6. “I'm sure there are worse things in this world than being depressed.”

That's because the only thing worse than being depressed is feeling like everyone around you thinks your mental health problem is trivial or unimportant. It's hard enough to deal with feeling sad and hopeless without having someone else tell you that their problems are bigger than yours. If someone close to you says “I know you're sad, but at least your life isn't like mine,” then they're basically saying that their problems are worse than yours. And even if they don't mean for it to come out that way, it still hurts!

If someone tells you that they're depressed, you may want to tell them that “there are worse things.” But this is often unhelpful and minimizes their experience. When someone says they're depressed, they don't want to be told that they should think of all the other people who have it worse than they do. They want you to listen and empathize with them. They want your support—not advice on how to cope with their feelings or suggestions for what else they could be doing instead of feeling down.

7. “You don't look like you're depressed!”

You don't look like you're depressed is a phrase that people with depression hear all the time. It's meant to be a compliment—the speaker means to convey that they're surprised by the fact that someone with depression doesn't look like they're suffering from it.

But what they don't realize is that this phrase can actually be incredibly harmful and damaging to those who suffer from depression. It reinforces the stigma surrounding mental illness, and can even make people feel ashamed of their condition. The thing is, there's no standard way for someone who has depression to “look” (and even if there were, you probably wouldn't be able to tell anyway).

So next time you catch yourself saying this phrase, stop yourself! Instead of making assumptions about how someone looks or acts based on their mental health status, try asking them about how they're feeling instead.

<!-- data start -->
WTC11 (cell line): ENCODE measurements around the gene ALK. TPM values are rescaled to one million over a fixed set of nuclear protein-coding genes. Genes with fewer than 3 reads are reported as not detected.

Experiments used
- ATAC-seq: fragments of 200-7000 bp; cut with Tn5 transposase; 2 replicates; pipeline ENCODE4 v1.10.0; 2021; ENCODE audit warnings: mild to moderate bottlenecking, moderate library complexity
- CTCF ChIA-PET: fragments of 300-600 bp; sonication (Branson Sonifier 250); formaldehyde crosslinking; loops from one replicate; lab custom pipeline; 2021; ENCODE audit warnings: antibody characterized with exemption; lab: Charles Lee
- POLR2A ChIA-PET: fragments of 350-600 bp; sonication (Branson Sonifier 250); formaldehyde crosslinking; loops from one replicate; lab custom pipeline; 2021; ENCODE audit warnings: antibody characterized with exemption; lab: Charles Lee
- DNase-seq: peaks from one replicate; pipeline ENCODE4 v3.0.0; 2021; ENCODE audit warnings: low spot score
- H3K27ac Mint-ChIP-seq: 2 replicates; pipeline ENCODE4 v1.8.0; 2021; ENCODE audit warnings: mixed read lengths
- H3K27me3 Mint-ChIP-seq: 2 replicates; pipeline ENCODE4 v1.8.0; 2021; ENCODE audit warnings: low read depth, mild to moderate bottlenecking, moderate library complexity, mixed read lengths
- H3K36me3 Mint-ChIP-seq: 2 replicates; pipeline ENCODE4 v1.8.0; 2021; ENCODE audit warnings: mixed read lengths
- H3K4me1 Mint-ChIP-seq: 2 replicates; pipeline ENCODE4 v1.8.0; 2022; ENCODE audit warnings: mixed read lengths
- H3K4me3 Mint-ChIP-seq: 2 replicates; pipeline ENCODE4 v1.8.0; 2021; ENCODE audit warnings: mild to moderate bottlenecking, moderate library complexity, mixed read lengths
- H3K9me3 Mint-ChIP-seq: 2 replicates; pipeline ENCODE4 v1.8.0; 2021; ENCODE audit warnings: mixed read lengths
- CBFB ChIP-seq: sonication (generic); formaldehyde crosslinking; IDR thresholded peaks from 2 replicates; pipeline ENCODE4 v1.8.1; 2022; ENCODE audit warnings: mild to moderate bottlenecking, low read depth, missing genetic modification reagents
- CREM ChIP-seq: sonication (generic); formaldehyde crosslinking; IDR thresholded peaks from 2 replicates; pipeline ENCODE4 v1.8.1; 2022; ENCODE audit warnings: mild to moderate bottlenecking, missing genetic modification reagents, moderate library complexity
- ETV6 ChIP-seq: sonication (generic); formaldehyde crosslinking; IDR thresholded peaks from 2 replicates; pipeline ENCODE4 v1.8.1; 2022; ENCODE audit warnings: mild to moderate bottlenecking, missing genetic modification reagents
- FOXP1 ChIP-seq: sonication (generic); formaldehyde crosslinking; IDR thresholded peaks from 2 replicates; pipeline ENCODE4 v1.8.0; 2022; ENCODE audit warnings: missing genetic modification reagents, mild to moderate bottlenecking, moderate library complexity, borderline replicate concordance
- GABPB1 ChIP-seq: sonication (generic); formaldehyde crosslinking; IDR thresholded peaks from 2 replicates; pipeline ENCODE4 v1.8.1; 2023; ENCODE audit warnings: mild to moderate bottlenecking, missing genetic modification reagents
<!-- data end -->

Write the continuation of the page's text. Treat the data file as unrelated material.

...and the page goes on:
8. “You shouldn’t be depressed because you are a Christian “

That's the message that many churches and pastors send to their congregants. It's not just a matter of faith: it's also a matter of the way the church structures itself. Some churches are focused on “feel-good” messages, and these churches often appeal to people who are struggling with depression.

But what happens when those people are Christians? They feel guilty because they're depressed in spite of their faith. They might feel like they don't deserve help because they aren't following God's plan for them.

We all know that depression isn't a character defect—but when you're struggling with it, and you're also trying to live up to your church community's expectations, it can be hard not to feel like something is wrong with you if this is happening in spite of your beliefs.

9. “You need to get over it already!”

It may seem like a harmless comment at first glance—after all, isn't being told to “get over it” just another way of saying “buck up”? But in reality, these sorts of comments can actually make it harder for someone who's depressed to recover. So what makes them so harmful?

Actually, there's nothing wrong with wanting others to feel better. We all want our loved ones and friends to be happy and healthy—that's totally understandable! The problem lies in the fact that telling someone who suffers from depression that they should “get over it” doesn't take into account the nature of their illness or how it affects them differently than other types of illnesses might affect other people in similar situations. 

This is not helpful because depression is hard to understand if you haven't experienced it yourself. Depression isn't just a feeling of sadness or being bummed out for a few hours or days — in some cases, depression can last for years and be so intense that it affects every aspect of your life.

If you have never experienced depression before, then how do you know how to help someone who has? You don't! And suggesting they “get over it” isn't going to help them feel better or get better.

So, If someone close to you suffers from depression, try not saying this phrase around them. Instead, ask them how you can help them move forward in their journey towards mental health recovery by offering support in whatever way possible (even if it's just listening).

If you say or someone says these things, you're not being self-aware. It's important to remember depression is not as simple as it  seems. So, put yourself in someone else's shoes and learn to have empathy.